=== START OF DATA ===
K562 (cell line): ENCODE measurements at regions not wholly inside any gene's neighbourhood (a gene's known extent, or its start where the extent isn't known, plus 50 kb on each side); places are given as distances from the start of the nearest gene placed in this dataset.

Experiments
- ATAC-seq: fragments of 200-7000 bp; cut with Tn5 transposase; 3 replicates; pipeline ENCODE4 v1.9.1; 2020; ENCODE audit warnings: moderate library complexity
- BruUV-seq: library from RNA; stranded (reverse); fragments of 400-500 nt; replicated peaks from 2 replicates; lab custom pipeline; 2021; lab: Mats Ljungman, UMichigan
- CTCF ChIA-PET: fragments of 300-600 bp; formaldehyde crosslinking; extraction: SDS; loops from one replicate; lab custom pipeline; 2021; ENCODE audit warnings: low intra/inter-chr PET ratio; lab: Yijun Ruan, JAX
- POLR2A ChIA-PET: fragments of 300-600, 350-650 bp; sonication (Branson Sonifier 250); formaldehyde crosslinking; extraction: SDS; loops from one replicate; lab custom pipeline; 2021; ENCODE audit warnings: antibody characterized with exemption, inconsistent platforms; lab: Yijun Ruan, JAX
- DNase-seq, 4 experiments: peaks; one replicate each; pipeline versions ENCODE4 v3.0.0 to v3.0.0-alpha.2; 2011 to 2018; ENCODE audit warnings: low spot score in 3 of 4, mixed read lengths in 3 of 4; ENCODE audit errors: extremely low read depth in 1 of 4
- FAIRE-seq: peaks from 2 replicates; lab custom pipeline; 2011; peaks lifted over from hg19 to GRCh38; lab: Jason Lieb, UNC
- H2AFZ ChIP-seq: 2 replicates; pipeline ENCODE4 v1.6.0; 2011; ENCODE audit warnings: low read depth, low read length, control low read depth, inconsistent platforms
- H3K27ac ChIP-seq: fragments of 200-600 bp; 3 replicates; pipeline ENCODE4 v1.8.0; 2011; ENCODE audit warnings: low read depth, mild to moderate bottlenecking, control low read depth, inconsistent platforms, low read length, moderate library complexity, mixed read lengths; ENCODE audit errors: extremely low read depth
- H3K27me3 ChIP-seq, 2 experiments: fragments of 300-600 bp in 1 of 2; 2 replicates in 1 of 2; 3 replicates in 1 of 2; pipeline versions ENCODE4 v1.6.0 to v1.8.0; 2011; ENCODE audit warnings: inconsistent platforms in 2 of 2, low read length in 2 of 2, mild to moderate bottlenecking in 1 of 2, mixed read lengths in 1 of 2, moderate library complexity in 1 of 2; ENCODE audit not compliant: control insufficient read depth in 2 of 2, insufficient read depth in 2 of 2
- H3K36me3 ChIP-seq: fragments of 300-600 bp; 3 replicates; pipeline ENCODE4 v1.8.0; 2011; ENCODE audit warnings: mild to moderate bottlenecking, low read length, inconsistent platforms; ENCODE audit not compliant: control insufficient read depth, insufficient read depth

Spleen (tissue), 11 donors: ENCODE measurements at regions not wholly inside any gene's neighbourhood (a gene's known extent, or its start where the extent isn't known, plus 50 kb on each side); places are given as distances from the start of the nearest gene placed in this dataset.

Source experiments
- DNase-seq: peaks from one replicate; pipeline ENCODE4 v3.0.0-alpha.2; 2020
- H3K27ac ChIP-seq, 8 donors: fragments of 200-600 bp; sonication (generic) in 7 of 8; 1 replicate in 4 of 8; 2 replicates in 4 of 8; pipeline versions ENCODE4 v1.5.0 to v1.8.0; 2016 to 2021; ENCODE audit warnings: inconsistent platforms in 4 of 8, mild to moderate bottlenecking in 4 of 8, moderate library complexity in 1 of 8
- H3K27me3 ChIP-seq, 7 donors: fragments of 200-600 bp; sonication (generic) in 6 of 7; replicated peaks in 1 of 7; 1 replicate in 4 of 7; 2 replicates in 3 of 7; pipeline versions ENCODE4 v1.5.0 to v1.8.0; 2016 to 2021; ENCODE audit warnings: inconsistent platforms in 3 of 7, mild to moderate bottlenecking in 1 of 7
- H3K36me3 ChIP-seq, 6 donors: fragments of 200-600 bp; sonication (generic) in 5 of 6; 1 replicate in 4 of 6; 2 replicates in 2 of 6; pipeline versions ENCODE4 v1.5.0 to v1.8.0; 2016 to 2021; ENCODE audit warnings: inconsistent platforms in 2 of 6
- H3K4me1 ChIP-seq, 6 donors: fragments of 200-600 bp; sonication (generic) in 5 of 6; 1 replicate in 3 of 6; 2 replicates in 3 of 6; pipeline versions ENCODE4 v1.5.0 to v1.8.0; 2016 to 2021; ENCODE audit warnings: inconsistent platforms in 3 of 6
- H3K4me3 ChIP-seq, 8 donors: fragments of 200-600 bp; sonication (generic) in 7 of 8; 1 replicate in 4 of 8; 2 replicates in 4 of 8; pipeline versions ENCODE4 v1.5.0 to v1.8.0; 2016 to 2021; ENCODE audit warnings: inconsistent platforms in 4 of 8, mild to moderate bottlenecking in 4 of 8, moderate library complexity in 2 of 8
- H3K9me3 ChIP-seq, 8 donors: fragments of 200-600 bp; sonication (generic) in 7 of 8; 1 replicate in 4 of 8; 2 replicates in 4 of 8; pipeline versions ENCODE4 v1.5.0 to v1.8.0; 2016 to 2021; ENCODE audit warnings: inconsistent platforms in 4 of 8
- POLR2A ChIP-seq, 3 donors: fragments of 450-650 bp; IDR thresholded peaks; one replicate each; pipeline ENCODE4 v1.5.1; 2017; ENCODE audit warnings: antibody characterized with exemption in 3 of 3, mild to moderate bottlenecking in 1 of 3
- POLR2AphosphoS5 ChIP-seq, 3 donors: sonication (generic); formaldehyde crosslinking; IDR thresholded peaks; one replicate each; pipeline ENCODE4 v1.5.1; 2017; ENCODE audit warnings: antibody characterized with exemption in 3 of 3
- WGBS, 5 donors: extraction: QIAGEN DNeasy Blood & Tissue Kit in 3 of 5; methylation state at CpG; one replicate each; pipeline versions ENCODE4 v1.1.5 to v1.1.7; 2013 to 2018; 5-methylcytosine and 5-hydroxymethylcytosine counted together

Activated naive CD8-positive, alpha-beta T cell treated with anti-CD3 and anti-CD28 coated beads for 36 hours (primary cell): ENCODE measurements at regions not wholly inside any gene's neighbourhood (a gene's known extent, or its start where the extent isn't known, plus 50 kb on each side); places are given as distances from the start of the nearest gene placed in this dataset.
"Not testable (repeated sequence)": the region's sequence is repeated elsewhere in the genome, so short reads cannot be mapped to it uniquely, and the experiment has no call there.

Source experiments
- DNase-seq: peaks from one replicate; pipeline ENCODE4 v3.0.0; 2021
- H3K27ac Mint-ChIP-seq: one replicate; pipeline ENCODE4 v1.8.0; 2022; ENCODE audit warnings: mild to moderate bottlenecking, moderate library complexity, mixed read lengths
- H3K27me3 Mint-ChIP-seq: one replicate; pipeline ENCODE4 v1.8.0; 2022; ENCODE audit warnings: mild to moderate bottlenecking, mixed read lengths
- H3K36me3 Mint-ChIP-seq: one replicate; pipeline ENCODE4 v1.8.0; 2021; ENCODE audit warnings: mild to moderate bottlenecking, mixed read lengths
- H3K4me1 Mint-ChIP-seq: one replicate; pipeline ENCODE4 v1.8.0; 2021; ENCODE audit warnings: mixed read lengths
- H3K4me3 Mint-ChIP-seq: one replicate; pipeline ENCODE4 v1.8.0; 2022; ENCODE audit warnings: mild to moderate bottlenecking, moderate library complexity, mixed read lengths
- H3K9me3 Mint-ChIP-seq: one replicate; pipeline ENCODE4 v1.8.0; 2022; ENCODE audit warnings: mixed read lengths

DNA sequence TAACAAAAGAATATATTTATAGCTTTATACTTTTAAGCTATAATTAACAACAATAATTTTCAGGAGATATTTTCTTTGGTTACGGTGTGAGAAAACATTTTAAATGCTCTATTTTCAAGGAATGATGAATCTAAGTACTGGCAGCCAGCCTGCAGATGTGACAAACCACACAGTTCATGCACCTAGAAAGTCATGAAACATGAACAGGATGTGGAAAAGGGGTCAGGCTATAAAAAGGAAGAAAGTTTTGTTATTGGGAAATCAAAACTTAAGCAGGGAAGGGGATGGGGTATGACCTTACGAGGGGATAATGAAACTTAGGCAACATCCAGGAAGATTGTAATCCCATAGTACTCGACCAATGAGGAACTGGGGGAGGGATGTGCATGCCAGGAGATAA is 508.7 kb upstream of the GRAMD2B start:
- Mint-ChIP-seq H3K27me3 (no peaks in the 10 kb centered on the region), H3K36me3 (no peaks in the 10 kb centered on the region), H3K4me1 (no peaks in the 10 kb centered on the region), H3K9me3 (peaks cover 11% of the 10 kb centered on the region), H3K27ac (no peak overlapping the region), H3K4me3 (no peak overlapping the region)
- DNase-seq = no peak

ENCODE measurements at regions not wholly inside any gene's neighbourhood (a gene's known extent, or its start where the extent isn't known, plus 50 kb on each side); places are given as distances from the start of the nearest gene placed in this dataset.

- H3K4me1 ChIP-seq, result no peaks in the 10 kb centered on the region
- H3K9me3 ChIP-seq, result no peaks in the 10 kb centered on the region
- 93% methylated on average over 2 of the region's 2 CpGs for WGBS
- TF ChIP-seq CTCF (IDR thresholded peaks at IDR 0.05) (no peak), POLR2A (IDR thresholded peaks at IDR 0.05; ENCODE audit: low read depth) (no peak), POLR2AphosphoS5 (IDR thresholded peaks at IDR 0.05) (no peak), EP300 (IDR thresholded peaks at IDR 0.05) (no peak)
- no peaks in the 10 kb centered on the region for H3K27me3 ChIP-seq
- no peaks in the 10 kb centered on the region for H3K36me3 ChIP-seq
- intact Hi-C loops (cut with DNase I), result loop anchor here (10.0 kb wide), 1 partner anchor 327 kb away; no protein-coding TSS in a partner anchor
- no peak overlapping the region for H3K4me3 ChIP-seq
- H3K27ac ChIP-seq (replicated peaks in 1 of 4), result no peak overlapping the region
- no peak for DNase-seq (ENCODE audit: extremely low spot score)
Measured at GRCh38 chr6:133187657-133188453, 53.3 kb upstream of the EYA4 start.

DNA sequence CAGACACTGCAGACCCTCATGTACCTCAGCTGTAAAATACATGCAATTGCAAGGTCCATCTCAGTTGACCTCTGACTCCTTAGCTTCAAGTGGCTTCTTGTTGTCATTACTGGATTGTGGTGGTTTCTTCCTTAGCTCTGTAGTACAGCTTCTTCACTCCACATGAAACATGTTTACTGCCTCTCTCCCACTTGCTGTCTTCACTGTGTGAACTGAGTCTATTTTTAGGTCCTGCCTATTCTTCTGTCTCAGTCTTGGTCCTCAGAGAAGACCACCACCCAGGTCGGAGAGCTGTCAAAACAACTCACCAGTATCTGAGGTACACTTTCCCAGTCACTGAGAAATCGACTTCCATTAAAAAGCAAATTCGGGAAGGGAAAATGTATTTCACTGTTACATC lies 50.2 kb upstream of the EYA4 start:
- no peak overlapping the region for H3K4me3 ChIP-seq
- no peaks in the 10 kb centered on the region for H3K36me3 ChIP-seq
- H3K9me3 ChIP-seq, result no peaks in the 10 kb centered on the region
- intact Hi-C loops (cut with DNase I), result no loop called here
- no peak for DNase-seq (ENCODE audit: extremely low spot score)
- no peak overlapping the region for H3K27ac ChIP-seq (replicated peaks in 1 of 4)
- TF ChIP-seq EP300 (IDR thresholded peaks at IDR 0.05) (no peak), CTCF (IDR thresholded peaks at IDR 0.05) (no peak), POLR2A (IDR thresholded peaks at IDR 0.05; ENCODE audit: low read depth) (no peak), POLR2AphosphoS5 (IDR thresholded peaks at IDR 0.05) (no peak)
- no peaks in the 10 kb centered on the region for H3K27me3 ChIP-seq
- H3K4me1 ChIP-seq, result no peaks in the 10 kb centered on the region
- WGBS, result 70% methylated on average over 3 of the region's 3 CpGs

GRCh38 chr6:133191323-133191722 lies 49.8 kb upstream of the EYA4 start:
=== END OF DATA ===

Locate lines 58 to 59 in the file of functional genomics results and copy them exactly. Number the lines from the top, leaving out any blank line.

- no peaks in the 10 kb centered on the region for H3K27me3 ChIP-seq
- H3K4me1 ChIP-seq, result no peaks in the 10 kb centered on the region